When I see another child wailing, kicking and screaming on the ground the first thing I do is look at their parent/s. I feel their pain as well as their blossoming embarrassment.

Sometimes I don’t feel anything at all because the parent/s are totally oblivious as it makes as much impact on them as wearing socks. I also look at the faces of all the other adults present. Most hang their heads and try and avoid the whole tawdry debacle. Some frown and tsk and secretly think, “What an awful child. Someone should put that thing out of its misery.”

Then, I watch how the parent responds. There are a few possible outcomes here:

(1) A tantrum from the parent as well. This generally involves anger arising from the self-consciousness that is inevitable when awareness of the growing audience sets in.

(2) Giving in to the child to shut them up. This is done in the surly, reluctant manner of the beaten and downtrodden.

(3) Ignoring the child completely. This can either escalate into WWIII or work perfectly until you have to leave.

(4) Pick up the child and have a quiet firm word, informing them that they will not under any circumstances receive what they are carrying on about. This is usually either accompanied by a louder outburst of melodrama or the child knows you mean it and they eventually submit.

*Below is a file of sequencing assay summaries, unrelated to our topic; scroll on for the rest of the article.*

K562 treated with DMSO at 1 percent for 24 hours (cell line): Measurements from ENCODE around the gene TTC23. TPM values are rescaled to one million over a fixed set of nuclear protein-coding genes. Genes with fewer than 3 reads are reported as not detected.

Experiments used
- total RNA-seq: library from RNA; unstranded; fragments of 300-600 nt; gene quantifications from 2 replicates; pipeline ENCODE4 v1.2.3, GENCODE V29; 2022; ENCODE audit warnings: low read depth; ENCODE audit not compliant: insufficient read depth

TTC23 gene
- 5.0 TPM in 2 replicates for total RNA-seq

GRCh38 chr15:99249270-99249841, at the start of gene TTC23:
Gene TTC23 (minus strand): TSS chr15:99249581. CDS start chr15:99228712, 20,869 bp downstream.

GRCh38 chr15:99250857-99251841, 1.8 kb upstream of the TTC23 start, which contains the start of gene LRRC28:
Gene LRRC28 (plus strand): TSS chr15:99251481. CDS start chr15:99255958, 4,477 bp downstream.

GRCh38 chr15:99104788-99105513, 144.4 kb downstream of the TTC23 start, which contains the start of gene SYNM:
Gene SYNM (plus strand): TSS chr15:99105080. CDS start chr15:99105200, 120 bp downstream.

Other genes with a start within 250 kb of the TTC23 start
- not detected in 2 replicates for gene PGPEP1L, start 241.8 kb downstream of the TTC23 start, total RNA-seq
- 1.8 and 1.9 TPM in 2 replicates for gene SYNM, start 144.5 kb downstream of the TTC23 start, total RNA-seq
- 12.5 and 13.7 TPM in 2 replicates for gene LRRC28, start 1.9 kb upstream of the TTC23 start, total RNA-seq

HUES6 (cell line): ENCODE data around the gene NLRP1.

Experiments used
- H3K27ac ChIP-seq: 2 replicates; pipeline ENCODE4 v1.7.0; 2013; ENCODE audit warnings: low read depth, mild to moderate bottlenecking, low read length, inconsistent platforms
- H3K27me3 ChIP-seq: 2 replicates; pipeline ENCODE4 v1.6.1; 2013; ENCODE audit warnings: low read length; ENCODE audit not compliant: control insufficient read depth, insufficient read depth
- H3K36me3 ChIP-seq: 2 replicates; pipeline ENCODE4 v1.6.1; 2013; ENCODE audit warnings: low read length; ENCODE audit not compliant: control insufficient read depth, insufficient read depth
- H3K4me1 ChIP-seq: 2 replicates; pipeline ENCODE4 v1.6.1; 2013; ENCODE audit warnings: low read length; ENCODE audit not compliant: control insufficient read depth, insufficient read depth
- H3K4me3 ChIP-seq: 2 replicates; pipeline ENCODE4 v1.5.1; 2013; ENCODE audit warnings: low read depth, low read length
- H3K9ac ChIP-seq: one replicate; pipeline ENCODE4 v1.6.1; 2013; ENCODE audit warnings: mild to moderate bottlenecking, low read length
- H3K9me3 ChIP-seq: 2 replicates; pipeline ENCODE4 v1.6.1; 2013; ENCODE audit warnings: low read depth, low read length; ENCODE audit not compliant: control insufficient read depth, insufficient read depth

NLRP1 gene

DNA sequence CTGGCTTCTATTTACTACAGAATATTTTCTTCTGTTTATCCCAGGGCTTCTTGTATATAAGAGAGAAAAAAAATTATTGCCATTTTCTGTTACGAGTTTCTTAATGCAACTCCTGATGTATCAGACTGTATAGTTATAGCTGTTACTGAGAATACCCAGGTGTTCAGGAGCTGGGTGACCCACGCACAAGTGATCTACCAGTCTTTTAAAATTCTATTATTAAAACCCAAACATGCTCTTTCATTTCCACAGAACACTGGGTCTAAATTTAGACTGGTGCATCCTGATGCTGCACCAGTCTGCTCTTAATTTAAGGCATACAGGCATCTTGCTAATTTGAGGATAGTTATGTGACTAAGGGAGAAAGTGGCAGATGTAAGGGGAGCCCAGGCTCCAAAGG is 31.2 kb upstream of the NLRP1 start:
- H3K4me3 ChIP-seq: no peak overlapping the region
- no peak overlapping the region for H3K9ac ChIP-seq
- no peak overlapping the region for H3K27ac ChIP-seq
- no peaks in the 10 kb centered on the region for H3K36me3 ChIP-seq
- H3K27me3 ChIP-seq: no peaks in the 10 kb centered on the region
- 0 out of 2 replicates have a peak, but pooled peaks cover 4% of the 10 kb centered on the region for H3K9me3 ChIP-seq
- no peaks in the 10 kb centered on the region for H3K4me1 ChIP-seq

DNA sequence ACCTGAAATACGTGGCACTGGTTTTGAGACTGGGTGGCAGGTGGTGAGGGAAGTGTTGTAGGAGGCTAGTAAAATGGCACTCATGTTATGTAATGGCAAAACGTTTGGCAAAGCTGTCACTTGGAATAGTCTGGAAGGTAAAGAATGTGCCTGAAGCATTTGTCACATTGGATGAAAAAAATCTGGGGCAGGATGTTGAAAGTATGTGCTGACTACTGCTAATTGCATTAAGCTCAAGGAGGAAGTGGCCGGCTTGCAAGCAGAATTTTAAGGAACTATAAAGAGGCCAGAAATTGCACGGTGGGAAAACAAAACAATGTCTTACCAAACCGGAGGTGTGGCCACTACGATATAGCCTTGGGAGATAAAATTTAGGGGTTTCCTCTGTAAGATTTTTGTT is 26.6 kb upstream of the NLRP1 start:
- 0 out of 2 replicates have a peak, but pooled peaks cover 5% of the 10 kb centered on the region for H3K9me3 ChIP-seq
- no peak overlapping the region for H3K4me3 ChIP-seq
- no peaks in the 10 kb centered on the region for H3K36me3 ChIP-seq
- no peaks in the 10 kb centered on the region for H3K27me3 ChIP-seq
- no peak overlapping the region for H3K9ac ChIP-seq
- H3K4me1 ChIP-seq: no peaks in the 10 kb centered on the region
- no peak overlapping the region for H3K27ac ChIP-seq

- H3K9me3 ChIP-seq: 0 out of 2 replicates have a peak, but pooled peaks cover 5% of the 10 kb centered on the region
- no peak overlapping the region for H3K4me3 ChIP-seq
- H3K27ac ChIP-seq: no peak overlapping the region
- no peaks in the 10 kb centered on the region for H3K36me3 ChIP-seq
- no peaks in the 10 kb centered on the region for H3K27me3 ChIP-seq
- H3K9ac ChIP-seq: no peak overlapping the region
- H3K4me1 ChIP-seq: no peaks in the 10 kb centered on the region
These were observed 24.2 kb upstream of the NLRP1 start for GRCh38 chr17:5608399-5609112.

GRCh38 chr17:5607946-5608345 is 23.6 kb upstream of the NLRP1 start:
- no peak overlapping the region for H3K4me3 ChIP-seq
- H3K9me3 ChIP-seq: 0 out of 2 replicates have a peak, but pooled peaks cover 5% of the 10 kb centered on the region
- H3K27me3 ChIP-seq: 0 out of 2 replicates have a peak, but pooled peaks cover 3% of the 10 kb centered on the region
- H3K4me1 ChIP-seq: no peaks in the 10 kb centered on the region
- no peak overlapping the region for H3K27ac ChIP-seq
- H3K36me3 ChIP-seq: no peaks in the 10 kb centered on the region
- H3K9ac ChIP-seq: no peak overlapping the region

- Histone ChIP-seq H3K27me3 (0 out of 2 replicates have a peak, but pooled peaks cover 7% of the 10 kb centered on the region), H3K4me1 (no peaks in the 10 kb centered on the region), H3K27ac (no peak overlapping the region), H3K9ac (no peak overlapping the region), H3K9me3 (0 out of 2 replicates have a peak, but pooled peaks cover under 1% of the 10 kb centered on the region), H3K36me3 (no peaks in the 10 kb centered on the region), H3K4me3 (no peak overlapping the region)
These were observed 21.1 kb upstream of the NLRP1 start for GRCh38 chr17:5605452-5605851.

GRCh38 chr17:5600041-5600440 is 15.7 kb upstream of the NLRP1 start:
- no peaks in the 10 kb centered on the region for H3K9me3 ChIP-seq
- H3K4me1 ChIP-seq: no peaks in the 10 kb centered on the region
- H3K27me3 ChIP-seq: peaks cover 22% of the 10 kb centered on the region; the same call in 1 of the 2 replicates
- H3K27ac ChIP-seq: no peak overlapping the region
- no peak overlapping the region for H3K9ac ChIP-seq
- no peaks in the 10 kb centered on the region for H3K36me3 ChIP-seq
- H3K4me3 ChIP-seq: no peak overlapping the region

When my children put on the ‘show’, the first thing I would say to them was, “The last thing you’re going to get, if you carry on like that, is what you want.” It gave me a sense of calm because I knew it was right. Children learn very quickly. Yet, if we have taught them that poor behaviour is acceptable and can even be rewarded, they will, of course, continue to act poorly. Can you blame them? If I was blubbering in a puddle of my saliva and urine on the floor of a supermarket and someone gave me exactly what I wanted why wouldn’t I continue to do so for the rest of my life. That is the key here; these children will continue to act unreasonably for the rest of their lives.

Words by Luke Denham

The Collective Parent: A Single father’s Perspective